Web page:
Eric Jedd

Print Journalism

Students Catch a Ride for America

            As frost covered the ground on the frigid morning of November 6, 2012, students at Keene State College rode shuttles to the polls, driven by military veterans and citizens giving up their votes in order to transport them.

“One vote isn’t going to make a difference,” said Jack Marchessault, a driver of one of the vans that delivered students to and from the voting wards. Marchessault was asked to drive the students to the polls on Election Day and in turn, sacrificed his own vote to take up the job. “I myself am leaning towards Obama though.”

As The Beatles played on the bus radio, another driver said, “I’m like a lot of other people. I lost my job and volunteered for active duty for three years. I came back thinking I would get a job, but nope.”

In the early morning students trickled off of the shuttles and into the voting area at ward one of the Keene district, greeted by smiling volunteers and employees. Outside people supporting Obama and Romney took their sides, the middle -aged Republicans kept challenging Keene police by inching towards the building, before being told to move back, while the young Democrats sat in fold-out lawn chairs, sipping coffee.

“The voting booths were much more helpful for students this year,” said student Katherine Montplaisir. “The polls had a huge list of students on campus that made registering there much faster.”

Austin Martin, a KSC student said, “This election is very important. I’ve already voted for Obama.”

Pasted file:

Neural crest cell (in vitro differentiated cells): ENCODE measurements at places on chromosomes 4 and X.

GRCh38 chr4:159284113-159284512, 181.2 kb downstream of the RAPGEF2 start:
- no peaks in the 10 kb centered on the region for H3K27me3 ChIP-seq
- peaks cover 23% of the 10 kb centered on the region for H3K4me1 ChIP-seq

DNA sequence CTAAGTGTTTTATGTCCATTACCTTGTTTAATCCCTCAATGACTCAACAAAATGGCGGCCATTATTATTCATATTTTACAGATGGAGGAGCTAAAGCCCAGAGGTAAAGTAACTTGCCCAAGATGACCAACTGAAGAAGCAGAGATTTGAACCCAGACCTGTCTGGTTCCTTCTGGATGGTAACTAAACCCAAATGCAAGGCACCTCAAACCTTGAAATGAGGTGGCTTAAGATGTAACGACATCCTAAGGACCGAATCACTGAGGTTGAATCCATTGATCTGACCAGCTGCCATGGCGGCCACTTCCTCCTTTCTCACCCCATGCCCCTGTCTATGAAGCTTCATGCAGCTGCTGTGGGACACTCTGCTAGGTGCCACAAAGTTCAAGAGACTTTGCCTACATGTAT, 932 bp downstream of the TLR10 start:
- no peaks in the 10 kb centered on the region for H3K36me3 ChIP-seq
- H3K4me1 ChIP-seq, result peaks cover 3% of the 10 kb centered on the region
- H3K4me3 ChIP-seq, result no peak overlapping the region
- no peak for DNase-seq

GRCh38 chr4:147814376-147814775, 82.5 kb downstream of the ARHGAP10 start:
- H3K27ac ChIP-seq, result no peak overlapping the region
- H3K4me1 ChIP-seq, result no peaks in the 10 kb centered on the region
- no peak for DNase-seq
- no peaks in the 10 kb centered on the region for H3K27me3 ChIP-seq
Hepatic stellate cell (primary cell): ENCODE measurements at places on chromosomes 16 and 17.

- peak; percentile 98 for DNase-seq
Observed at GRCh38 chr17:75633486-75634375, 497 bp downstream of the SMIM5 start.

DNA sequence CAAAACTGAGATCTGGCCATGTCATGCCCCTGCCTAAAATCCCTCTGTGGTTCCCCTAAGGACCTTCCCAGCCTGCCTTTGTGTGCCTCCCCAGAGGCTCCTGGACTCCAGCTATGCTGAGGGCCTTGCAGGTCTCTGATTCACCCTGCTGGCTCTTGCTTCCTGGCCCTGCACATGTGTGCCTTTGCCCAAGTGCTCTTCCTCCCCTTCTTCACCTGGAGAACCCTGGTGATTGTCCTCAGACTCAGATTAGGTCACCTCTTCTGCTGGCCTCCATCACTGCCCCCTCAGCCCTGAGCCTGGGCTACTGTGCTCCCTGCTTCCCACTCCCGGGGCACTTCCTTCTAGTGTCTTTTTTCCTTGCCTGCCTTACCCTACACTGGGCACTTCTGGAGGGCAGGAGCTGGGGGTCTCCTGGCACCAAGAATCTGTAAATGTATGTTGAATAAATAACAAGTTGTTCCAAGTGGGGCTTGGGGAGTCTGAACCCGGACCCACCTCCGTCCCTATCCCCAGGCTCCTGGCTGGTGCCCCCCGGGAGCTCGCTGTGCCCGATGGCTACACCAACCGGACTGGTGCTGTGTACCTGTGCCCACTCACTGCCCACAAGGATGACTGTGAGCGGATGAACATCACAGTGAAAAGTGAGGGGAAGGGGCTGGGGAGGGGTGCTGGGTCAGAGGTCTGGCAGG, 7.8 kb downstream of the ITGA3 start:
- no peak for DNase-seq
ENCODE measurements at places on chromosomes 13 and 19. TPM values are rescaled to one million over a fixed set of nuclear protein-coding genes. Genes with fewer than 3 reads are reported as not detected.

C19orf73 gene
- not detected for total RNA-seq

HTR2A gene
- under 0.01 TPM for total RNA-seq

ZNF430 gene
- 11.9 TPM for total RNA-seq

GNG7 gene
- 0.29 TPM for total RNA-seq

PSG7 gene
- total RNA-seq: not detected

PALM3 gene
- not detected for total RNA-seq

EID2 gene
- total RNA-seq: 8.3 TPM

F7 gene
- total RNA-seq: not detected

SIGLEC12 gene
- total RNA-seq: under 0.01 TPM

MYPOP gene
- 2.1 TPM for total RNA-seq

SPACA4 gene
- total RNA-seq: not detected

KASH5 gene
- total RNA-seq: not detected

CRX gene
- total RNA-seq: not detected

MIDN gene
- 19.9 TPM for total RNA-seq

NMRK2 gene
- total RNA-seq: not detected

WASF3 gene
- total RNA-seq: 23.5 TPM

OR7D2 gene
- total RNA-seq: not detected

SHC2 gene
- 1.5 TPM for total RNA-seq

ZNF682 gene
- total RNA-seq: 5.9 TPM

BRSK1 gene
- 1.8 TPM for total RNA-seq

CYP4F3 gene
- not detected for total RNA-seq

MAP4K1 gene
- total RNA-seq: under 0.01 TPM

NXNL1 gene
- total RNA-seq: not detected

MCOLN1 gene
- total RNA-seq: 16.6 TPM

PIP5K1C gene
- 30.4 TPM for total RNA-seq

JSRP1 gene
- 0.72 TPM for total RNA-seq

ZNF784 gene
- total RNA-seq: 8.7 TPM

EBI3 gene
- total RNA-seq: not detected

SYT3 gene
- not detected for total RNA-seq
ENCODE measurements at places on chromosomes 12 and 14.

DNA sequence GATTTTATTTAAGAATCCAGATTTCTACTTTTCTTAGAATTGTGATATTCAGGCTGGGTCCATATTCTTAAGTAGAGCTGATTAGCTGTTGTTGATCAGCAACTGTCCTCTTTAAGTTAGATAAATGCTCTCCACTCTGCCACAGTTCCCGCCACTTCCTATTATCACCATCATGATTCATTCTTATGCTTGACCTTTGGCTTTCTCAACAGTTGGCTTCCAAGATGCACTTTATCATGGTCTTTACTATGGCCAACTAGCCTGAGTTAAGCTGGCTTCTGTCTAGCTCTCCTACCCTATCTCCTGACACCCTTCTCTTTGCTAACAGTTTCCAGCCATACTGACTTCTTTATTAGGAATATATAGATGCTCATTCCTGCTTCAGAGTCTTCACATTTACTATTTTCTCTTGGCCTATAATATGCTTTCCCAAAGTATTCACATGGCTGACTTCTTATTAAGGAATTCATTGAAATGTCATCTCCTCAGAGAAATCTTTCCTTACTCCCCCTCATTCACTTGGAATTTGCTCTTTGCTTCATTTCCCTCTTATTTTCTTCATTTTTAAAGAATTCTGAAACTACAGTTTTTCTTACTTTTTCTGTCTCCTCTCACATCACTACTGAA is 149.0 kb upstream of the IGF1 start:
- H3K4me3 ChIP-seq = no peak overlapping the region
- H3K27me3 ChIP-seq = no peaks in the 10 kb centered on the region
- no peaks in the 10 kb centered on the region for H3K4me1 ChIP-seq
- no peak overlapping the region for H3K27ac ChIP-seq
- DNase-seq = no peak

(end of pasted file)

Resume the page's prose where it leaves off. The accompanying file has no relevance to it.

“College students are a huge demographic,” said student Sarah Bean, “They’re in charge of the future.”

Late afternoon, one student played played video games on his phone during the ride to the polls, two more talked about what homework was due the next day, another student ate a sandwich and fries from the on campus hoot and scoot and one sickly student blew his nose into a Kleenex that he grabbed from his pocket. All of this happened while “Vote for Romney” slogan played on the radio before pop music took over the air waves.

“This race is razor thin,” said Earl Nelson, a registered Republican on the ballot and running for sheriff. “I’m very confident in Romney; I think he’s going to win it.” Nelson had started the day at 6:30 a.m. going from ward to ward, supporting the Republican Party at every one he visited, “It’s been a long day.” He said, before chuckling with “Earl Nelson” sign in hand.

As the sun set and the clock wound down, students stood outside of the building at ward one, patiently waiting for the shuttle back.

Shuttle driver Marchessault said, “I still think we are living in the best country in the world.”


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